People everywhere are waking up to the fact that the end of the digital revolution is fast approaching — and quantum computing is about to take its place. This small-but-mighty Ant-Man-esque form of superpower will usher us into a weird and wonderful new world where speed isn’t the key. It’s assumed. Instead, innovation will be the new, hyper-enhanced ability that causes our jaws to hit the floor.
While quantum computing may be the future, though, as with all revolutions in human history, we need to think further than the exciting, trailblazing moments. As I consider the way inequality has shaped the past couple of centuries, I can’t help but think that one area that needs to be front and center from the get-go with quantum is diversity. Here’s why.
Why Diversity in Quantum Computing Matters
If you want to grasp the size and scope of what quantum computing could do to our human experience, you have to resist the temptation to look at the development as another upgrade for your iPhone. Quantum computing rewrites the script.
McKinsey & Company points out that it produces exponentially higher performance in certain mathematical circumstances. This gives it the potential to revolutionize practically everything across most sectors of business — and of upending life as we know it.
When I look at this in a vacuum, it’s great news. Any technological development in its clean, pure form has infinite potential for good. The problem is putting it into application. Specifically, when businesses get involved, the entire situation becomes sticky.
A.I. is a perfect case study of what a quantum revolution could look like. Everyone had fun with ChatGPT when it came out in late 2022. But as businesses began applying the technology, opinions soured.
Content creators lost out on work. A-list actors walked off film sets where artificial intelligence threatened their livelihoods. Misapplication of the technology was quickly sued for libel. Even high-profile directors started reciting the age-old script of A.I.’s risk to humanity.
With quantum computing (which is buzzy but hasn’t “arrived” yet as a mainstream reality), the carrion fowl are already circling. McKinsey reports that investors have already pumped billions of dollars into the industry in the hopes of making massive profits, and a flood of further resources will likely follow.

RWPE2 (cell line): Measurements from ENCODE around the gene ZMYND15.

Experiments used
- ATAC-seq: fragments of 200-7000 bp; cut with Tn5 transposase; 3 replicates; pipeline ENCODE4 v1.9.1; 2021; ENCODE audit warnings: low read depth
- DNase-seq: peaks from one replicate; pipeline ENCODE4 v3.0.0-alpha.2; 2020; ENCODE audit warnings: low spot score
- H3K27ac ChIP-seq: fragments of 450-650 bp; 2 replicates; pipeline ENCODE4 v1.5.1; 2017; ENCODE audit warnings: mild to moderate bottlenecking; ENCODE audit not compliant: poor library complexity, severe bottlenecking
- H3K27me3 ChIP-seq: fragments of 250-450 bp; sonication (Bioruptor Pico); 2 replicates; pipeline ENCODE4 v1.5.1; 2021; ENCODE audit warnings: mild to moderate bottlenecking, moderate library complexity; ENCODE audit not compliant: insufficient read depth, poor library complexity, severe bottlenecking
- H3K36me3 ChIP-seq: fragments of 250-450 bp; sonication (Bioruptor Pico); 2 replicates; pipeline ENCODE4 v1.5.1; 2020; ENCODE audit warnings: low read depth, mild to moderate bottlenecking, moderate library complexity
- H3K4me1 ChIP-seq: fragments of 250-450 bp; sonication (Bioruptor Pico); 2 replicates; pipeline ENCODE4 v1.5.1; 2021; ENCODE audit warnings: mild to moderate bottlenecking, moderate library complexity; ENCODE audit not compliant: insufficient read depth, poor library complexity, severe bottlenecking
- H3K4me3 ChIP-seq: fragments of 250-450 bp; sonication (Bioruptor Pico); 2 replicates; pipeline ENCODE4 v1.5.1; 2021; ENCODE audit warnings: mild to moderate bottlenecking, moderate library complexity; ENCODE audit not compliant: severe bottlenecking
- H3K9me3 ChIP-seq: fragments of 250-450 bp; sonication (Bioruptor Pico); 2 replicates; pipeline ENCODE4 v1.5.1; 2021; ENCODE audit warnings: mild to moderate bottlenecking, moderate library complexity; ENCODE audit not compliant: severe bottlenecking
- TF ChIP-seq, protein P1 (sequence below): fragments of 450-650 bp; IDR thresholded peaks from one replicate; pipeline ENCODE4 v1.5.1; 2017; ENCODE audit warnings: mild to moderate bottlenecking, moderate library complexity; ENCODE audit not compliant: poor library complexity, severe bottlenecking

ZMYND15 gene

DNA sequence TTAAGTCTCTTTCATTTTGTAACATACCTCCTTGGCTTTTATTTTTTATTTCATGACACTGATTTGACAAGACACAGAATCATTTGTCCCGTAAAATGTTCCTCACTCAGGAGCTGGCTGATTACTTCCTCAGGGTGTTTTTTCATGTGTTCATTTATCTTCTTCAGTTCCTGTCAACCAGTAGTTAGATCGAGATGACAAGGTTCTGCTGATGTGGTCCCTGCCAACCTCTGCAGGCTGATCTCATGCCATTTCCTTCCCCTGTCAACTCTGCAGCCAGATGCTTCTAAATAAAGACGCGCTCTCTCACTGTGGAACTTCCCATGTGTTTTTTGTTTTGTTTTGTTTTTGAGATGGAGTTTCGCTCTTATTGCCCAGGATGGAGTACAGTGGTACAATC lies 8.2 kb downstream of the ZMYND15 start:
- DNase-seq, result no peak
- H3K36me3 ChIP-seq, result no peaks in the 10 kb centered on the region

To make myself clear, this isn’t all bad. It’s simply, well, reality. Once the shine is off, these new tech toys shift from fun to practical. And when that happens, and privileged early investors stand out as winners yet again, inequality quickly becomes an issue.
An Asimovian Comparison
As I break this all down, I’m reminded of Asimov’s classic “Foundation” sci-fi series (which Apple TV+ is currently adapting into a streaming series). In Asimov’s books, the Foundation is a colony on the edge of the galaxy that functions as the genesis of humanity’s salvation in the face of a collapsing Galactic Empire. Over time, though, the resources and technologies of the upstart Foundation start turning it into the very monster it is supposed to avoid, and active measures must be taken to curb that propensity.
In the same way, quantum computing right now is a cute, fun picture of a bright, hopeful future. Once the age-old forces of commercialism and industry get a hold of a practical model of the tech, though, it could quickly become a repeat of the same old problems.
For Asimov, his glittery sci-fi solution was telepathy, or as he calls it, “Mentalics,” who could adjust the Foundation’s trajectory from a distance. For real-world quantum mechanics, the solution is simpler. It’s diversity.
By embracing a DEI (diversity, equality, and inclusion) mindset with quantum mechanics, we can immediately resist the tendency toward abuse of modern technology. Giving others a seat at the table allows the conversation to remain open, honest, and equitable. More perspectives also allow for greater innovation, too.
Quantum Requires More Than Scientists
As a final thought, I also want to make one thing clear. When I talk about diversity in quantum computing, that isn’t restricted to scientists and mathematicians. On the contrary, I remember hearing EY’s Global Innovation Quantum Leader, Kristin Gilkes’s comments at a recent Economist Summit panel about the opportunities that diversity in quantum offers.
Gilkes highlighted the fact that you don’t have to be a mathematician or physicist to be involved in the quantum realm of computing. There are genuinely applicable roles that come alongside those central figures to make the field viable. From digital ethicists to scientific journalists to managers and C-level executives, there is plenty of room for capable individuals from minority groups to contribute to the conversation.
In fact, when you break it down, in the long run, these positions can become more important than the boots-on-the-ground folks developing the science itself. Remember, those who are driving the car have just as much of a say (if not more so) in where they go than the technicians who built the vehicle. If we can embrace diversity throughout the quantum field, it can open up the doors to equity, ethics, and even greater innovation as we move forward into a brighter future together.
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